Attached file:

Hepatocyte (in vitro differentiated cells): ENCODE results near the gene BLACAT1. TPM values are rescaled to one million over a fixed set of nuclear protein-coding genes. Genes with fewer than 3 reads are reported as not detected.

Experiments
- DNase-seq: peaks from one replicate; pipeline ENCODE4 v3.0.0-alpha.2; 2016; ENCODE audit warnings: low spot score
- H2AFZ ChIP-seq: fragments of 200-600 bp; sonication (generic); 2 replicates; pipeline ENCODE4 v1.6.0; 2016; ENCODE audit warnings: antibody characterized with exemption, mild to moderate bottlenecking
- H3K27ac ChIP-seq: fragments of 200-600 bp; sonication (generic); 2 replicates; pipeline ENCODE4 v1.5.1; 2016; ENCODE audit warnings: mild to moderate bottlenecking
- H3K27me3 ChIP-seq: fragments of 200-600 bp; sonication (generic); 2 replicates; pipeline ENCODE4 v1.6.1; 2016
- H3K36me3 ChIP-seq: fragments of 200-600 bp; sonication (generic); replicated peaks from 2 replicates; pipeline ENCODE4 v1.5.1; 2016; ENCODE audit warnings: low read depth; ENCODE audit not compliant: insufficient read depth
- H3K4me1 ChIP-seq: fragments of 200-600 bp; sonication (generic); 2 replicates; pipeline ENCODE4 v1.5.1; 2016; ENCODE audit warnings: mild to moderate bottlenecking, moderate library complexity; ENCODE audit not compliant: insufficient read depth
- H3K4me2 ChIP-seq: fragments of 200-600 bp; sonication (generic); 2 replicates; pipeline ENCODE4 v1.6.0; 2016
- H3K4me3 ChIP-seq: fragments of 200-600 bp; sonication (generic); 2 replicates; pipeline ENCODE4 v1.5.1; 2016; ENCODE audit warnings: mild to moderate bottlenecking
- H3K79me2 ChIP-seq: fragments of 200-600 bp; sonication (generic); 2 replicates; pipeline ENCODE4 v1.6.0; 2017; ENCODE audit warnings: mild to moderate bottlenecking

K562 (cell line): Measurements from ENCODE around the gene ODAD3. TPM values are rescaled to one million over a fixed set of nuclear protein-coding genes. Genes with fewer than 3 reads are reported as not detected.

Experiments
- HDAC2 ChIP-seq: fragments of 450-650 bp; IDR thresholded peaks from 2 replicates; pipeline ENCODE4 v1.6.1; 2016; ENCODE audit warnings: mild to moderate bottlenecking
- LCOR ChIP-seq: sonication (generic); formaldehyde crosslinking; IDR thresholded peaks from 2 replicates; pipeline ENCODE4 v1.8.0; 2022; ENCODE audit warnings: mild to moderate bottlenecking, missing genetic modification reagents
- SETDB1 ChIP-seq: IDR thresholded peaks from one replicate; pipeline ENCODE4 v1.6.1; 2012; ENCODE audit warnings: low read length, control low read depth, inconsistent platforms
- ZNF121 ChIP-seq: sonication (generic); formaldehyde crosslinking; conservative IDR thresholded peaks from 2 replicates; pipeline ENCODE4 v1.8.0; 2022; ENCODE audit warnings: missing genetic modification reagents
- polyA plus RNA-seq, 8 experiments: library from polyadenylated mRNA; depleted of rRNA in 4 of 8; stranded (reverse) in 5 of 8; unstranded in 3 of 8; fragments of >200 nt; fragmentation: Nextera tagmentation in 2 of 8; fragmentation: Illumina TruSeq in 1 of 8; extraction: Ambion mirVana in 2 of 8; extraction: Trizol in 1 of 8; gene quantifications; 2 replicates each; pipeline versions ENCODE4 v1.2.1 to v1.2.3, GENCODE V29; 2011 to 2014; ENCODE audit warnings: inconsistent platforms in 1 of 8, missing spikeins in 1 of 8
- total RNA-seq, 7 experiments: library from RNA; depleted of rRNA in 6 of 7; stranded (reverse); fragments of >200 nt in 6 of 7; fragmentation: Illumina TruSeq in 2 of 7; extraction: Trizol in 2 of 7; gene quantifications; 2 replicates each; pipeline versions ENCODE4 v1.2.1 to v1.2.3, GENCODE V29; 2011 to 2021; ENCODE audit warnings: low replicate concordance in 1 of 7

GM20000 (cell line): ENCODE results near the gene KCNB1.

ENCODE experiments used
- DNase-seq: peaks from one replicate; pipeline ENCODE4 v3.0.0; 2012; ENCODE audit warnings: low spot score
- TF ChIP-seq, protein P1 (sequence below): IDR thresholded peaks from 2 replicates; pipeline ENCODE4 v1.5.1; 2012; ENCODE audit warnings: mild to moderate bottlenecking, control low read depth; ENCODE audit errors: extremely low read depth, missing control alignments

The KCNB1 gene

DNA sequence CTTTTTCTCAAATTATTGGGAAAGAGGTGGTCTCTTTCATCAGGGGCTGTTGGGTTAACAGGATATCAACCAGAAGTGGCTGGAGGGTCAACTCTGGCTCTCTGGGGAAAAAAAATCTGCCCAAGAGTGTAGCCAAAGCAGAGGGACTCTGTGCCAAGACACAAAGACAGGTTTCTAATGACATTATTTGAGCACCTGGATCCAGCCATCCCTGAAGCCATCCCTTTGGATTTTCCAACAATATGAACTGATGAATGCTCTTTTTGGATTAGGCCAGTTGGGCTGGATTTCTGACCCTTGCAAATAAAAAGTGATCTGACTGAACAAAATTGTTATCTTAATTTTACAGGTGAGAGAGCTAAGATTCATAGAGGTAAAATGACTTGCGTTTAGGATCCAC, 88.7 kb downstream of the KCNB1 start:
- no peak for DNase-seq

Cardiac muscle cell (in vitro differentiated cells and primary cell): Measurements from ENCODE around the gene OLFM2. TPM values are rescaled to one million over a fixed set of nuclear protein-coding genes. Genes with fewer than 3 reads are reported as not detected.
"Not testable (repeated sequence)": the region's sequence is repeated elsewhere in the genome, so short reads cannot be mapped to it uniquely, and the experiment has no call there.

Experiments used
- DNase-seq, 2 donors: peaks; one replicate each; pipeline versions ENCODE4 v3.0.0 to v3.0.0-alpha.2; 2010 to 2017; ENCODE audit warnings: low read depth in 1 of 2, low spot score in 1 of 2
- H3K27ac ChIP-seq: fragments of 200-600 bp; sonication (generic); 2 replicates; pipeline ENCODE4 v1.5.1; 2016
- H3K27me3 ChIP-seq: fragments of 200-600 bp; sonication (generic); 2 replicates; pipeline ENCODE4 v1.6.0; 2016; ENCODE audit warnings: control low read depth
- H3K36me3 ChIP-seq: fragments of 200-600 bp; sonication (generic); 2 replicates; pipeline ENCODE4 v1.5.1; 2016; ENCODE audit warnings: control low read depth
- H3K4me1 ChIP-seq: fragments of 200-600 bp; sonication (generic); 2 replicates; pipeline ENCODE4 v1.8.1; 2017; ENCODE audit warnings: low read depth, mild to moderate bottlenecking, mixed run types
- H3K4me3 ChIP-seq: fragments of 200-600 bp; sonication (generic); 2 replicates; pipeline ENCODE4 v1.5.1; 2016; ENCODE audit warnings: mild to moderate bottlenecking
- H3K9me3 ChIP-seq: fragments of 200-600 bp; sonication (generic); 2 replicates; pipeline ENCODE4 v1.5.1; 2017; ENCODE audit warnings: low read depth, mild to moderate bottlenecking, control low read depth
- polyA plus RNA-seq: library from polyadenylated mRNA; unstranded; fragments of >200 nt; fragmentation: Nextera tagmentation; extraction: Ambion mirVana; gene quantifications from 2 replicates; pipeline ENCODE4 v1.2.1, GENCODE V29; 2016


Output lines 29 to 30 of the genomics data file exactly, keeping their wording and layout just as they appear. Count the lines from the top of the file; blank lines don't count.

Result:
Experiments used
- DNase-seq, 2 donors: peaks; one replicate each; pipeline versions ENCODE4 v3.0.0 to v3.0.0-alpha.2; 2010 to 2017; ENCODE audit warnings: low read depth in 1 of 2, low spot score in 1 of 2